Bill Kubota: Critical race theory. The idea popped up in the news, then anti-critical race theory protests came to school boards last year. Like most of America, that’s when Harris learned about the CRT fight too, the painting came soon after.

Jonathan Harris: And I was just talking to somebody at the show about the piece. The person had said, You know, I see you painted Martin Luther King and Malcolm X, but why did you paint on Aunt Jemima? And the person was serious.

Bill Kubota: Harriet Tubman rendered in black and white, matching an image more of us should know about, escaped slave champion of the Underground Railroad, and much more.

Jonathan Harris: A couple of people ask me why Harriet Tubman not smiling because she in the front. It’s like, you know, what was there to smile about? I’m a slave.

Bill Kubota: Hope for more awareness of Tubman, President Obama ordered her based on the U.S. $20 bill in 2016. Didn’t happen under the last president, perhaps on track with our new president.

Jen Psaki, White House Press Secretary: We’re exploring ways to speed up that effort, but any specifics would, of course, come from the Department of Treasury.

Bill Kubota: No action from Treasury yet.

Jonathan Harris: And this road behind here is important too because this represents the role that African Americans already traveled; everything we already went through. And that’s why it’s not no sunshine back there, it’s not no trees, it’s not no, nothing happy. You know, it kind of actually, you know, looks sad, like a real dreary kind of a day. Just a dirt road and some dried grass; it wasn’t pretty.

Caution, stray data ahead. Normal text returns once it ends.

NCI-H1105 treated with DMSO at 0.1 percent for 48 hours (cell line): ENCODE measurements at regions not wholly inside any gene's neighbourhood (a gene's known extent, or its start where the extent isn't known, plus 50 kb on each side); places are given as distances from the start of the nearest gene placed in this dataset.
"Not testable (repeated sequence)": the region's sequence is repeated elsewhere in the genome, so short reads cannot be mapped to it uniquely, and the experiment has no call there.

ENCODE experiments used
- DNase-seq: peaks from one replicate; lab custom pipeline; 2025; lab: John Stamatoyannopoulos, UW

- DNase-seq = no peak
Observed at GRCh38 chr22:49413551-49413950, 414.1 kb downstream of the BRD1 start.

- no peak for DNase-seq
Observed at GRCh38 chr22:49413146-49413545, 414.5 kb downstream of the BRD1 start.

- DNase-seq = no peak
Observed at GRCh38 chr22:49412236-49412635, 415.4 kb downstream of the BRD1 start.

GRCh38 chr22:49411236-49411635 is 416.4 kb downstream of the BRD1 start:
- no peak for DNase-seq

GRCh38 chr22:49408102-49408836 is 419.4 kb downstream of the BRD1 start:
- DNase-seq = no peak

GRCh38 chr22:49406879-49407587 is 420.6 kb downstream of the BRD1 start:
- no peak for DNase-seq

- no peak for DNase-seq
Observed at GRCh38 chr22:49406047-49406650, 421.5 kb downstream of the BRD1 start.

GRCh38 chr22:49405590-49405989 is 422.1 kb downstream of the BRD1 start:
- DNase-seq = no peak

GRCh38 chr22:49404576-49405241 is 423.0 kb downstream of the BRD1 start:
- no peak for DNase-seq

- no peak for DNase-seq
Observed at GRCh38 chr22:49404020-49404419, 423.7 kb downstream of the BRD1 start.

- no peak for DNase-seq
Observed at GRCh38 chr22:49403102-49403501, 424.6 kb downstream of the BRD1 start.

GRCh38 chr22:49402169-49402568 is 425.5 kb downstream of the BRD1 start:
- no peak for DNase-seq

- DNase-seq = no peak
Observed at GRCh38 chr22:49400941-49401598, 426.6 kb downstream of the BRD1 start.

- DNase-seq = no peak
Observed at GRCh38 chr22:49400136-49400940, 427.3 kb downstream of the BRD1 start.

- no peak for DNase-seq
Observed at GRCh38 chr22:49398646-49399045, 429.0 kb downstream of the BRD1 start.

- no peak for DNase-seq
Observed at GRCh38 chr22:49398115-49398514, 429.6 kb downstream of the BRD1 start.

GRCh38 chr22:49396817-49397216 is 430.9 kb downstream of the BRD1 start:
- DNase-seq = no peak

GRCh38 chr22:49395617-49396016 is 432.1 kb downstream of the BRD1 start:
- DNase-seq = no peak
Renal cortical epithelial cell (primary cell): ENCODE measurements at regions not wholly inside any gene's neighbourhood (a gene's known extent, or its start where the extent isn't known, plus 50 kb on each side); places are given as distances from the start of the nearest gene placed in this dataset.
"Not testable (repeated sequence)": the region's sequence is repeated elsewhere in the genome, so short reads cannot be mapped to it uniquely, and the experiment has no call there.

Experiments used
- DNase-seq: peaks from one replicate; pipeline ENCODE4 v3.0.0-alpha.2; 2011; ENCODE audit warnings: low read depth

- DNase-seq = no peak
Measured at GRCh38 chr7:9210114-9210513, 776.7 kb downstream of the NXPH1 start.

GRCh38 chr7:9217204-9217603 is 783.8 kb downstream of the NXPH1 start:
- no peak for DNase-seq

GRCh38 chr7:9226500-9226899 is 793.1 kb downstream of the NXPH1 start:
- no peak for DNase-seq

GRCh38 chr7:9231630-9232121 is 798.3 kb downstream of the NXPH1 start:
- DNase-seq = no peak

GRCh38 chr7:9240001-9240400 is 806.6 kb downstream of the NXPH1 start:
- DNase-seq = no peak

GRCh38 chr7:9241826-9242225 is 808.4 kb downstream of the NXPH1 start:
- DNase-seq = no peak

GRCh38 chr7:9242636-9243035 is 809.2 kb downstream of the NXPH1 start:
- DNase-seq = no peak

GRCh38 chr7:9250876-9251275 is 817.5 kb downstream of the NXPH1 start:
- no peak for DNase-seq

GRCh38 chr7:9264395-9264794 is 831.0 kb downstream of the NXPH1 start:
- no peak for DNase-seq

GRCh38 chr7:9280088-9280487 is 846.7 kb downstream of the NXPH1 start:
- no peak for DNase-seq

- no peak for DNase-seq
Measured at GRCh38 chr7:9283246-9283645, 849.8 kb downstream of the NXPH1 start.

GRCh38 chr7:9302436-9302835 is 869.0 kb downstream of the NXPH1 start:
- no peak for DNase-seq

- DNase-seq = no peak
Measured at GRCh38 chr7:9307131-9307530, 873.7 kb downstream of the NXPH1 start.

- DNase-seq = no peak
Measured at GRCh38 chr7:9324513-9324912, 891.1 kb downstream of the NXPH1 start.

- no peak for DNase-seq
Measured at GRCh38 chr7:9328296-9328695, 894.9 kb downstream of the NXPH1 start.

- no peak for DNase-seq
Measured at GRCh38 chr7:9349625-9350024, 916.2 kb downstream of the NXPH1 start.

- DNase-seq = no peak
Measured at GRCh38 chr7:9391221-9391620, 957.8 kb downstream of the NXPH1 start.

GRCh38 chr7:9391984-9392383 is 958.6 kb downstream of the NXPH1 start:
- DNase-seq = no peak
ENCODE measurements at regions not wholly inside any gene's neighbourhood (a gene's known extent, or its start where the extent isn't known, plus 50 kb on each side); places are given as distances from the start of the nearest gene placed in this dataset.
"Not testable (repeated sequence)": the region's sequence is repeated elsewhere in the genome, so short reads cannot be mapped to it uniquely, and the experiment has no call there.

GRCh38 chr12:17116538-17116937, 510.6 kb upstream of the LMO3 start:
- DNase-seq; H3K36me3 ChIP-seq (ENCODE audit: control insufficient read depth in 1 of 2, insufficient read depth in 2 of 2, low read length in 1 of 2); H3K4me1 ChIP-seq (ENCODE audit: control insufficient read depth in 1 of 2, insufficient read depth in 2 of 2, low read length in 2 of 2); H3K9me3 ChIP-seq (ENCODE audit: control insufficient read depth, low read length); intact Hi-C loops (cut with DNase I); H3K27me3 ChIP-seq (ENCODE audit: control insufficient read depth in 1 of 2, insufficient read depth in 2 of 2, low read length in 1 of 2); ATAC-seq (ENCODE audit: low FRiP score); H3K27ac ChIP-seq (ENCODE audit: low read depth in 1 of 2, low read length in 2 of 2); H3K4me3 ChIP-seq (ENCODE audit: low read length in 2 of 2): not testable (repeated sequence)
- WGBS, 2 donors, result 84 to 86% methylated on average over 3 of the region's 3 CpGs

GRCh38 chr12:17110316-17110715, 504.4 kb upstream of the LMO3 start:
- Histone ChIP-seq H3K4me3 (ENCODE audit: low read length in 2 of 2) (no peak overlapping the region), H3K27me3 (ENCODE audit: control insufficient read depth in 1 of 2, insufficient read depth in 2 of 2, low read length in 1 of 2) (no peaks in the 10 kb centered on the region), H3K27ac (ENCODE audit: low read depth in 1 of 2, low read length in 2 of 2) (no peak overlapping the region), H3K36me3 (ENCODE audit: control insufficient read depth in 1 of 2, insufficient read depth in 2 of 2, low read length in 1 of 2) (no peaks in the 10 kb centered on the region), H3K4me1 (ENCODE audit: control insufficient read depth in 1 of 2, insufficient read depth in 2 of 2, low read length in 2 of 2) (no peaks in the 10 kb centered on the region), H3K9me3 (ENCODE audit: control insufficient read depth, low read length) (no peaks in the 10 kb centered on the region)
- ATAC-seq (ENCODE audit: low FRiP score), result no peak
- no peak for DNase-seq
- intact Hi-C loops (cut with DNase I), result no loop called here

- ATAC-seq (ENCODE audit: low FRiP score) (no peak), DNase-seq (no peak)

Bill Kubota: Fine art with a direct message. Received conceptually, in posters, some capturing a time on canvas like Spain 1937. Or right here right now, with critical race theory. It might bring to mind, “The problem we all live with”, by Norman Rockwell Back in the 60s, inspired by Ruby Bridges. Relevant again, with concern in some Tennessee schools about a book telling Bridges story.

Jonathan Harris:  I want to, you know, just the casual person, if you’re not into art or whatever it may be, to just look at it, and it catches your attention and you have the question of, Hey, what’s going on here? Then say, Oh, critical race theory. Oh, what is that? Oh, you know, this is going on in the south right now or slowly making his way up to the higher states.

Bill Kubota: Most of the painting, a whitewash depicting a future that stops just near the top.

Jonathan Harris: So, this figure right here, he represents the America trying to cover up our history.

Bill Kubota: Chronologically speaking, Harris has us now at the bottom of the canvas.

Jonathan Harris: It’s right here now and eventually is going to be here. And then the more years are going to be here and then here and then here. And then we could look, a hundred years from now or even less, and say, the talk would be, oh, you know, why do we get to teach about Harriet Tubman if we didn’t have to teach about this figure? or we now have to teach about Marcus Garvey? Any other historical figures down here, or stories, or things that happen, are covered up by America because it doesn’t make the kids feel good knowing what their ancestors were capable of and that’s not fair.

James Dozier: And he has just distilled that whole idea of what they’re trying to do in this magnificent painting.

Jonathan Harris: I don’t think that we going to be done with this anytime soon. This whole critical race theory thing, it’s a beast that’s never gone be full. It’s just going to keep going and growing and growing and growing, and years from now or generations from now, they may get up to the point and say, hey, you know, we don’t need to teach the kids about Martin Luther King or Malcolm X or Harriet Tubman; that’s what this piece is about.